* Publishers can sometimes make really excellent suggestions about your writing. Being in the business of knowing the nature of a book and what tends to interest a readership, publishers may suggest changes in your manuscript that (after you've recovered from the surprise) turn out to actually improve it. While this means that your work isn't as over as you thought it was, it does mean that your book has a better chance of acceptance in the marketplace. (Note that I distinguish between acceptance in the marketplace and acceptance by your deeper Self. It's fine to build an extra room or sand down the walls for public viewing, but you don't want to tear down the foundation and put in someone else's blueprint.)

* Most publishers offer some kind of an advance against royalties. This means that you get a certain amount of money up front, on signing the contract (the amount varies). This is both helpful and exciting. (However, lest you start envisioning that you will immediately get rich on your book, bear in mind that the amount of money you have received as royalties will be deducted from the sales of your published book until your percentage of the sales equals the amount of the royalties you received. After that point, you start making a profit. 

* Publishers usually ask for first dibs on your next book. While this doesn't mean they have to take it, it does mean they want an ongoing relationship with you, if you turn out to be a good thing for their readers

If you are the kind of writer who has a "next book" somewhere in the wings, this feature can work in your behalf.

There are other pros (and cons) of being externally published.  But the thing to remember is that publishing is a business--and more so these days than, say, in the early 20th century, when the legendary Maxwell Perkins was the editor at Scribners, and the devoted supporter (personally and professionally) of such literary luminaries as F. Scott Fitzgerald and Thomas Wolfe. Today's publishers tend to be bottom-line-oriented.

But there are exceptions: publishers--and people within those publishing houses--who have a vision of what our world can be, and who attempt (with varying degrees of success) to run their business according to that vision. These are the publishers that I seek out as a Book Developer, to learn about them and tell them about my work and the work of my clients.  More than just a "strategic" business association, I view these relationships as "spiritual cooperatives," in that we are all (you, too) reaching to serve a greater purpose with the books we bring into the world.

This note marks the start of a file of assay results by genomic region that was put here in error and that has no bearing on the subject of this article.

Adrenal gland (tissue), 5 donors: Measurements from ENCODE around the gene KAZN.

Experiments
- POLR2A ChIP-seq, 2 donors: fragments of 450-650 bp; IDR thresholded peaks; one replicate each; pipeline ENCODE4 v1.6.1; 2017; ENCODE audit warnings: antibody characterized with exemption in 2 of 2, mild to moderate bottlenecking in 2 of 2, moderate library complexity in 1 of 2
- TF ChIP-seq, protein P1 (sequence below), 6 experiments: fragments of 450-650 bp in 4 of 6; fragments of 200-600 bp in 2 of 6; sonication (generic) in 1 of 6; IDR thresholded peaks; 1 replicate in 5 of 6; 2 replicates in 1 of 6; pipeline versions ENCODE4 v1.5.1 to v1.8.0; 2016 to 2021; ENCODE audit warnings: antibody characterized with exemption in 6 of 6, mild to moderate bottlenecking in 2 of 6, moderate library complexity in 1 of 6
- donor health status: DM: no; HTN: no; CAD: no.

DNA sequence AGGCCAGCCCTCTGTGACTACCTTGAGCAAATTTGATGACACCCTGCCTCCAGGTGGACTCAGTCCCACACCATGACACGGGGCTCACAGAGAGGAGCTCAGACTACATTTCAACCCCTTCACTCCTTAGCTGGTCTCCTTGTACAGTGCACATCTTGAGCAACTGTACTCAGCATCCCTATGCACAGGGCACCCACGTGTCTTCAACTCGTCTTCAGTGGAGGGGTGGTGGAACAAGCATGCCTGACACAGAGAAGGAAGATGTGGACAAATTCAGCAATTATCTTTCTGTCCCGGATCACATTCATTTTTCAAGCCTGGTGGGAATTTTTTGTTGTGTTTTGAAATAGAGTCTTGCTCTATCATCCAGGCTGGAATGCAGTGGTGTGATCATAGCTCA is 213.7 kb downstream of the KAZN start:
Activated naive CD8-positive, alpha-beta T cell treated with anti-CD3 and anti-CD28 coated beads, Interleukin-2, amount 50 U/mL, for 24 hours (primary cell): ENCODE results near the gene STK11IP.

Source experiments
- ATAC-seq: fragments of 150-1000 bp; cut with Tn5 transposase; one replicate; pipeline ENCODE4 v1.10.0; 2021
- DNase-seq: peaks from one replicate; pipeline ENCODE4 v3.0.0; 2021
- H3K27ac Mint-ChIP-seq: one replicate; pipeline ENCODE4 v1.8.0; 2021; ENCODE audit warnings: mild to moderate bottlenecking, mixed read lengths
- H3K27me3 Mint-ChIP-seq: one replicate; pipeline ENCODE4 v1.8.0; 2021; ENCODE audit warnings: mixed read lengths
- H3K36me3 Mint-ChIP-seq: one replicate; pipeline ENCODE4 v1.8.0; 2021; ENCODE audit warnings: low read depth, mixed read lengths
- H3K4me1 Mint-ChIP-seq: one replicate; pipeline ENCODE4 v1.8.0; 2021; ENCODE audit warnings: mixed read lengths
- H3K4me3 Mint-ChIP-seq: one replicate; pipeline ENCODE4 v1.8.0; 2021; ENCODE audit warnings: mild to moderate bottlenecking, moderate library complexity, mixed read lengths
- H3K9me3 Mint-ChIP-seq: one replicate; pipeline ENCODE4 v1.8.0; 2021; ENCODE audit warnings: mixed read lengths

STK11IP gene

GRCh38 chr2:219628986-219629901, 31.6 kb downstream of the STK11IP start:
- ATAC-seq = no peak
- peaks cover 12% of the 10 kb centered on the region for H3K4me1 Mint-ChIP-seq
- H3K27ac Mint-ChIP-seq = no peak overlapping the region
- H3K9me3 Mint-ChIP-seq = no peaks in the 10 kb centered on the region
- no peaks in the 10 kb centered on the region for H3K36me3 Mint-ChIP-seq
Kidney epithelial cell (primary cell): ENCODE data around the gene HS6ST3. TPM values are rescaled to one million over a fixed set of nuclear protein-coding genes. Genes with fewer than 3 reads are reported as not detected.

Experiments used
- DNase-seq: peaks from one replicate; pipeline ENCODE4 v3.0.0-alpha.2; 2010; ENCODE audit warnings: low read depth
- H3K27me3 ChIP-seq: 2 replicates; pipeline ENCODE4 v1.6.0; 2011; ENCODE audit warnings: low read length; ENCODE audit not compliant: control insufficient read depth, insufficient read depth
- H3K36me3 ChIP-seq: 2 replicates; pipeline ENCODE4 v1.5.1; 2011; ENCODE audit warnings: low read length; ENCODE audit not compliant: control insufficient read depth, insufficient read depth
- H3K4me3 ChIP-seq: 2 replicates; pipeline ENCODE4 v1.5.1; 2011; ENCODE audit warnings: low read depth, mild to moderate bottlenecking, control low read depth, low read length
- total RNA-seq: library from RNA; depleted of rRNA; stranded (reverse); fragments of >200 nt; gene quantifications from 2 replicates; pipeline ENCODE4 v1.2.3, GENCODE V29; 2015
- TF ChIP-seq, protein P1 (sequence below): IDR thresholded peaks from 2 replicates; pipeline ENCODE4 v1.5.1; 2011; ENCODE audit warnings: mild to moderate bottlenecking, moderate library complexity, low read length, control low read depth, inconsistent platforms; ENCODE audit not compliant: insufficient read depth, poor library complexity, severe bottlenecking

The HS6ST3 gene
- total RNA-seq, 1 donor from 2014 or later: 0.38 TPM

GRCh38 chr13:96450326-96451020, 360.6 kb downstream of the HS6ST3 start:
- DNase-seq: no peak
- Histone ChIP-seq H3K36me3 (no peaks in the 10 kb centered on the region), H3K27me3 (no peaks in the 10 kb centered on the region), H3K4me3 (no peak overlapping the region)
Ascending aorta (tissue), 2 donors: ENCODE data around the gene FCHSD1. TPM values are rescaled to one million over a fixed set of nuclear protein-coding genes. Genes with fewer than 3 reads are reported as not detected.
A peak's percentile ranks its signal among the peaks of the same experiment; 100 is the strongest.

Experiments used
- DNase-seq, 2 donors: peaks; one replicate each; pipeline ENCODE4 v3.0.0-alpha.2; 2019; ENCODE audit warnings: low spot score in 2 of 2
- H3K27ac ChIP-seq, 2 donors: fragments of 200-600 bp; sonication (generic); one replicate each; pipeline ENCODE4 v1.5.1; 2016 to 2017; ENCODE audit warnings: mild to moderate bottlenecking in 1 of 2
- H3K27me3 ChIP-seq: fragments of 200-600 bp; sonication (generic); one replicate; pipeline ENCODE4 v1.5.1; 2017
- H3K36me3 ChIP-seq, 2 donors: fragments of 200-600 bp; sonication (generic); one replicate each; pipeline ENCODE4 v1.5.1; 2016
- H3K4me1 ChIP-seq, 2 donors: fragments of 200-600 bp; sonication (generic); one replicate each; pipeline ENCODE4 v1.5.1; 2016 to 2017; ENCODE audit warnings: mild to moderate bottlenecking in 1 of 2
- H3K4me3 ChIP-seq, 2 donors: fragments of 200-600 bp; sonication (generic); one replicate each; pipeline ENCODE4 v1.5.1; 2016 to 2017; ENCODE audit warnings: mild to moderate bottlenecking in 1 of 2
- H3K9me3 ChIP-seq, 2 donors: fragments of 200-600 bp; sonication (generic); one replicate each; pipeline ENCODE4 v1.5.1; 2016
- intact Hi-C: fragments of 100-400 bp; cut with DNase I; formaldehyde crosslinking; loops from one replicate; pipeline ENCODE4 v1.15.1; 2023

There are several phases a manuscript must go through before it appears as a book between covers.  I can assist you with many of them. Those phases I don't do, I mention here so you know what they are. In some cases, I can recommend people worth working with.

* Editing. This is a phase I do offer. Going over your manuscript to make sure it reads smoothly and well, I look for any grammatical and spelling errors, of course, but also make sure that your writing is clear, organized, and sparkles like a diamond, saying exactly what you meant it to say, even more beautifully. (See "Editing" page on this website for more details.)

I also recommend Ralph Dranow as an editor:

Ralph Dranow editing

* Proofreading. Once the manuscript has been typeset, it needs to be gone through to find any errors that would be embarrassing on the page. This includes typographical errors, last-chance spelling errors, and last-minute changes you want to make. Such errors don't matter in the writing phase, but once in a book they interrupt the reading flow, so it's important to catch them.

I no longer offer proofreading, but I highly recommend Gabriel Steinfeld of Steinfeld Proofreading:

Steinfeld Proofreading

* Writing Query Letters. I do this for my book-development clients only.

Whether you wish to interest an agent or approach a publisher directly, a query letter is almost always the first way to get their attention. Therefore, it must have ten times more thought poured into it than the space the words actually take up. Since I will have worked with you and come to know your book intimately, I can help you write a query letter that truly reflects the content and value of your book, and your credibility as its author--a letter that, we pray, will open all the right doors.

* Writing Book Proposals. I no longer do this myself. What follows is to give you an idea of what's involved.

If you are writing a nonfiction book, most publishers prefer you to submit a book proposal rather than the entire book at once. (This is only true for nonfiction.) In terms of actually writing the book, I strongly believe it's important to first write the whole thing, or at least most of it, so that you can enter into the experience and write from the deeper Self rather than an abstract idea. Books take time to come to life, and you don't want to deprive yourself of that living gestation.  However, (a) you can still write a book proposal once the book is done (it's easier, actually), and (b) if you absolutely must do the proposal first, I can help you with that as well.

       A book proposal generally contains several sample chapters, an overview of the entire book, synopses of unwritten chapters, a marketing overview, a comparison of your book to others on the market, your credentials in writing the book and your avenues for promoting it. (If all this sounds daunting, once you are sufficiently into the actual writing, it will be less so.)

* Determining Whether You Need an Agent.